Karl Dorrell head coach of the ...
Karl Dorrell head coach of the Colorado Buffaloes reacts as he walks on the sideline during their game against the Utah Utes Nov. 26, 2021 at Rice-Eccles Stadium in Salt Lake City , Utah.

We knew change was coming and it happened quickly.

On Sunday, Colorado head football coach Karl Dorrell made a big decision regarding the future of the program when he opted to part ways with offensive coordinator Darrin Chiaverini.

It wasn’t surprising, of course, after what was a miserable season on offense for the Buffaloes (4-8, 3-6 Pac-12). Two days before Chiaverini was fired, the Buffs’ offense managed just 148 yards in 28-13 loss at Utah. And, really, the offense only gets credit for three of those points. Seven came on a Nikko Reed kickoff return and three points came after safety Mark Perry picked off a pass and returned it to the Utah 15. After that pick, the offense got zero yards in three plays before kicking a field goal.

That performance in Salt Lake City – against a top-20 team with a pretty salty defense – could be forgiven if it was unusual. It wasn’t. In fact, it wasn’t even the worst offensive performance of the season. Or the second-worst.

Four times this season, the Buffs failed to gain as much as 200 yards. Three times the offense failed to score a touchdown.

With Chiaverini being dismissed, Dorrell has now made four significant changes to his staff in the last 11 months. In this edition of the Rewind, we’ll recap the moves Dorrell has made up to this point. Also in this edition …

  • Staff buyout amounts
  • Buffs of the Week
  • Notes and quotes

LEADING OFF: Ch-ch-ch-changes

There is, of course, a percentage of restless fans who are ready to dump Dorrell and have already determined he’s not the guy for CU. How anyone can determine that after 18 games, when he doesn’t have many of his own recruits on the roster and when he still hasn’t assembled the staff he wants is beyond me, but … I get it with fans. A losing season is always going to bring out that criticism.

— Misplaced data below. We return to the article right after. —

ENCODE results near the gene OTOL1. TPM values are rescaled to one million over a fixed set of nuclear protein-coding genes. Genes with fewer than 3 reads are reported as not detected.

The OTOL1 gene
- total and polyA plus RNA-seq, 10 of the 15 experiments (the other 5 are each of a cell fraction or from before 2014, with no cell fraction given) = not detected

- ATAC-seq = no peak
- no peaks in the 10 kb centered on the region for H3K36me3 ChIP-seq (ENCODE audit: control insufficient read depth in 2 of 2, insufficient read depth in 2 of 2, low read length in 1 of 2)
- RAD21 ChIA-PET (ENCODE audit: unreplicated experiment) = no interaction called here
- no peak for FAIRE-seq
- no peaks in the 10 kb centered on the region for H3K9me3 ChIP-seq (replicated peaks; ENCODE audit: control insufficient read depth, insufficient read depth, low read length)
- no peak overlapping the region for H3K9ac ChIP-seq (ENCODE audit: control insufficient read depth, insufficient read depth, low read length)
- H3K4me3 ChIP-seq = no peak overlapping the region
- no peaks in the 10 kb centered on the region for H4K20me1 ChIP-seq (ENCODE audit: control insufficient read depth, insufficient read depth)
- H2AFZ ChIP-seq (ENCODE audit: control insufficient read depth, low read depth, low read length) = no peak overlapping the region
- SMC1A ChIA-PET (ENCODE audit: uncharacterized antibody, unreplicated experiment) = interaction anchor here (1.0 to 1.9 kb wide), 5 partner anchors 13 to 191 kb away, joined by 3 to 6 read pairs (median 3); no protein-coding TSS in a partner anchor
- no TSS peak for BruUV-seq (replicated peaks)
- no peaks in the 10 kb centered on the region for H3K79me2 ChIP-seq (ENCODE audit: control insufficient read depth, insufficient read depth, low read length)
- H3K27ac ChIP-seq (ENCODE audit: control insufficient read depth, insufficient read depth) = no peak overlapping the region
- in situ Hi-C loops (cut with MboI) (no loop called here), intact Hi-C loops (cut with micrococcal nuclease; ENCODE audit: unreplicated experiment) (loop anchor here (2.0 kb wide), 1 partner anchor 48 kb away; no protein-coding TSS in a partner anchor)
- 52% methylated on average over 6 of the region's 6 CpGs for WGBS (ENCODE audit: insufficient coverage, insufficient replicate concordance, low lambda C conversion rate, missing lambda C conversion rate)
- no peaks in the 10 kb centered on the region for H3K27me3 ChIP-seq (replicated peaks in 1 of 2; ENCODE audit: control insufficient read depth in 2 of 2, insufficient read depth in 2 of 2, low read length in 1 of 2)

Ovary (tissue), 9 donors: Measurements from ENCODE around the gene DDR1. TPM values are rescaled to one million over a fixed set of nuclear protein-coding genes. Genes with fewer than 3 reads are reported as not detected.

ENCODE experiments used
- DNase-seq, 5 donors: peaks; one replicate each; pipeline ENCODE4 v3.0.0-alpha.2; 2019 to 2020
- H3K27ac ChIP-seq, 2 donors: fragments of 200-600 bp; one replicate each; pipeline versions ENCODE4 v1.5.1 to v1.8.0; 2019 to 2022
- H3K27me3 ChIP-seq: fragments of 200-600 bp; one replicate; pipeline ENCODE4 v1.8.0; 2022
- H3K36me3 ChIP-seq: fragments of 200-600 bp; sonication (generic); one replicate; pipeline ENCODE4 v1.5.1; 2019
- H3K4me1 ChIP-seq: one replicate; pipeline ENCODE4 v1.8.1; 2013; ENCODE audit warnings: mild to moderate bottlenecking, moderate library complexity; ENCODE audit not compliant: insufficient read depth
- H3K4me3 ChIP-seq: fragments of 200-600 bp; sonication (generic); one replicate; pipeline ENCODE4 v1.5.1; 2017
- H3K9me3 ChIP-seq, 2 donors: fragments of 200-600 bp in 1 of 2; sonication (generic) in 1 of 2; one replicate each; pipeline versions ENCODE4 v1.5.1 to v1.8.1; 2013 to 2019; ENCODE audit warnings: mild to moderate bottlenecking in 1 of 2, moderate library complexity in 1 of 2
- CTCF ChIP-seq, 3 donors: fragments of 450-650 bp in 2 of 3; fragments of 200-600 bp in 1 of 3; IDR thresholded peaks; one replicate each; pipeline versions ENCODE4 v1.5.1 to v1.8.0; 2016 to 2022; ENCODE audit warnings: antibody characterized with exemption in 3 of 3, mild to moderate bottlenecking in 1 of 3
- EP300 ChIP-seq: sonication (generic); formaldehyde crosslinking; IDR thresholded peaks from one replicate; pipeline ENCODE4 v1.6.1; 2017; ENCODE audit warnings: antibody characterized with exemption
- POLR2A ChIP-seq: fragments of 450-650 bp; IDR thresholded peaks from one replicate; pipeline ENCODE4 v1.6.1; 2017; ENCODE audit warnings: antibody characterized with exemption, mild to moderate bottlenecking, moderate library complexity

Matthew Jonas/Staff Photographer
BOULDER, CO – AUGUST 1:University of Colorado’s coach Darrin Chiaverini during football practice in Boulder on Aug. 1, 2019.(Photo by Matthew Jonas/Staff Photographer)

For now, I give Dorrell a bit of a pass as he gets things rolling. In terms of the staff, fans ought to be pleased he’s willing to make tough changes. Not all coaches are willing to do that. We’ve seen in the past a few coaches who are too loyal to some of the friends they hire as assistants and they hang on too long. Dorrell isn’t doing that.

For a college head coach, the most important assistant coaching positions are the strength and conditioning coordinator, and the offensive and defensive coordinators. (I would rank offensive line coach at No. 4).

Dorrell was hired on Feb. 23, 2020 – about 2-3 months later than most coaching vacancies are filled. At the time, the Buffs were just a couple of weeks removed from a solid signing day class and three weeks away from spring practices (which, of course, didn’t happen because of COVID-19).

With strong encouragement from CU’s administration, Dorrell filled the three most important staff positions with men who were already with the Buffs: Drew Wilson (strength and conditioning), Tyson Summers (defensive coordinator) and Chiaverini (offensive coordinator). I don’t fault anyone at CU for those moves. I think it was the right call, given the circumstances of the timing of Dorrell’s hire. And, it was particularly the right call when considering what happened soon after that with the COVID-19 shutdown. Staff continuity was important in 2020, and it worked out, as the Buffs went 4-2 and reached the Alamo Bowl.

It is important, however, to remember that the three most important staff positions were not necessarily filled by coaches Dorrell would have selected in a normal hiring situation. And, it’s telling that he’s moved on from all three since January.